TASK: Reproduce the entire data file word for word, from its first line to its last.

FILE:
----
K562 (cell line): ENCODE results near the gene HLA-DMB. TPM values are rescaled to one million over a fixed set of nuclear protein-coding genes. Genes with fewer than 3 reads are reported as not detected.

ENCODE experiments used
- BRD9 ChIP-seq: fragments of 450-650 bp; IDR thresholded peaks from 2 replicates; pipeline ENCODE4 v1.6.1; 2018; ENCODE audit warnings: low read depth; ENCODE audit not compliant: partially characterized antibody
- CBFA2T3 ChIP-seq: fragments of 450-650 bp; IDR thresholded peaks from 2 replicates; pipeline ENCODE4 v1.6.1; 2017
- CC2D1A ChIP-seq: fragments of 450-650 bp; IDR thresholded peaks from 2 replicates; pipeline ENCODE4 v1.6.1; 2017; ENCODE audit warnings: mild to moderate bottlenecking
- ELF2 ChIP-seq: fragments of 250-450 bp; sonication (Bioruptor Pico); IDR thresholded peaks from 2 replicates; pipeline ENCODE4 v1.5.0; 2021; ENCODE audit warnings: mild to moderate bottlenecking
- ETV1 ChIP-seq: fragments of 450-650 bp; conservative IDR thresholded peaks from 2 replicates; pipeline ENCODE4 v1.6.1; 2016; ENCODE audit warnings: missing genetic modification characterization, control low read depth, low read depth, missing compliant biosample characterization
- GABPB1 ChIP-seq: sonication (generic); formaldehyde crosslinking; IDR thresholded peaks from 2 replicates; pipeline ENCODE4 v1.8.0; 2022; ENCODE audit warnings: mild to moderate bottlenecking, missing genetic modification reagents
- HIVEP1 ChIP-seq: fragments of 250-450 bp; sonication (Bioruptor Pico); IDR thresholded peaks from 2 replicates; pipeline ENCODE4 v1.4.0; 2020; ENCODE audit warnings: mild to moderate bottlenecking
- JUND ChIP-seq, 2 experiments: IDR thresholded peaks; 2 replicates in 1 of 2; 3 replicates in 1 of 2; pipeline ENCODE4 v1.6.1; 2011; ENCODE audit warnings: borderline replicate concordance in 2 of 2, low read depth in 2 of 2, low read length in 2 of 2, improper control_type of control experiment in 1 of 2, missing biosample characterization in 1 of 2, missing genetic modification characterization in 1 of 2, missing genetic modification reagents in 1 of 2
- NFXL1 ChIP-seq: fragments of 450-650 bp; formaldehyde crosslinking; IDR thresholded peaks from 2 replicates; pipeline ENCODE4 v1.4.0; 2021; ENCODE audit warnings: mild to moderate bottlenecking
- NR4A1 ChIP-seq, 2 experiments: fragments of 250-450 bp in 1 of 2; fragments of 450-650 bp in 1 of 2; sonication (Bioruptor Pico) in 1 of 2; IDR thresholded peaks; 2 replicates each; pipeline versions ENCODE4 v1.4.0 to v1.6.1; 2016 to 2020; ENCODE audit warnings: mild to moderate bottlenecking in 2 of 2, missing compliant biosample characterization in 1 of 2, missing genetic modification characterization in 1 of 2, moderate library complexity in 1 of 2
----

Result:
K562 (cell line): ENCODE results near the gene HLA-DMB. TPM values are rescaled to one million over a fixed set of nuclear protein-coding genes. Genes with fewer than 3 reads are reported as not detected.

ENCODE experiments used
- BRD9 ChIP-seq: fragments of 450-650 bp; IDR thresholded peaks from 2 replicates; pipeline ENCODE4 v1.6.1; 2018; ENCODE audit warnings: low read depth; ENCODE audit not compliant: partially characterized antibody
- CBFA2T3 ChIP-seq: fragments of 450-650 bp; IDR thresholded peaks from 2 replicates; pipeline ENCODE4 v1.6.1; 2017
- CC2D1A ChIP-seq: fragments of 450-650 bp; IDR thresholded peaks from 2 replicates; pipeline ENCODE4 v1.6.1; 2017; ENCODE audit warnings: mild to moderate bottlenecking
- ELF2 ChIP-seq: fragments of 250-450 bp; sonication (Bioruptor Pico); IDR thresholded peaks from 2 replicates; pipeline ENCODE4 v1.5.0; 2021; ENCODE audit warnings: mild to moderate bottlenecking
- ETV1 ChIP-seq: fragments of 450-650 bp; conservative IDR thresholded peaks from 2 replicates; pipeline ENCODE4 v1.6.1; 2016; ENCODE audit warnings: missing genetic modification characterization, control low read depth, low read depth, missing compliant biosample characterization
- GABPB1 ChIP-seq: sonication (generic); formaldehyde crosslinking; IDR thresholded peaks from 2 replicates; pipeline ENCODE4 v1.8.0; 2022; ENCODE audit warnings: mild to moderate bottlenecking, missing genetic modification reagents
- HIVEP1 ChIP-seq: fragments of 250-450 bp; sonication (Bioruptor Pico); IDR thresholded peaks from 2 replicates; pipeline ENCODE4 v1.4.0; 2020; ENCODE audit warnings: mild to moderate bottlenecking
- JUND ChIP-seq, 2 experiments: IDR thresholded peaks; 2 replicates in 1 of 2; 3 replicates in 1 of 2; pipeline ENCODE4 v1.6.1; 2011; ENCODE audit warnings: borderline replicate concordance in 2 of 2, low read depth in 2 of 2, low read length in 2 of 2, improper control_type of control experiment in 1 of 2, missing biosample characterization in 1 of 2, missing genetic modification characterization in 1 of 2, missing genetic modification reagents in 1 of 2
- NFXL1 ChIP-seq: fragments of 450-650 bp; formaldehyde crosslinking; IDR thresholded peaks from 2 replicates; pipeline ENCODE4 v1.4.0; 2021; ENCODE audit warnings: mild to moderate bottlenecking
- NR4A1 ChIP-seq, 2 experiments: fragments of 250-450 bp in 1 of 2; fragments of 450-650 bp in 1 of 2; sonication (Bioruptor Pico) in 1 of 2; IDR thresholded peaks; 2 replicates each; pipeline versions ENCODE4 v1.4.0 to v1.6.1; 2016 to 2020; ENCODE audit warnings: mild to moderate bottlenecking in 2 of 2, missing compliant biosample characterization in 1 of 2, missing genetic modification characterization in 1 of 2, moderate library complexity in 1 of 2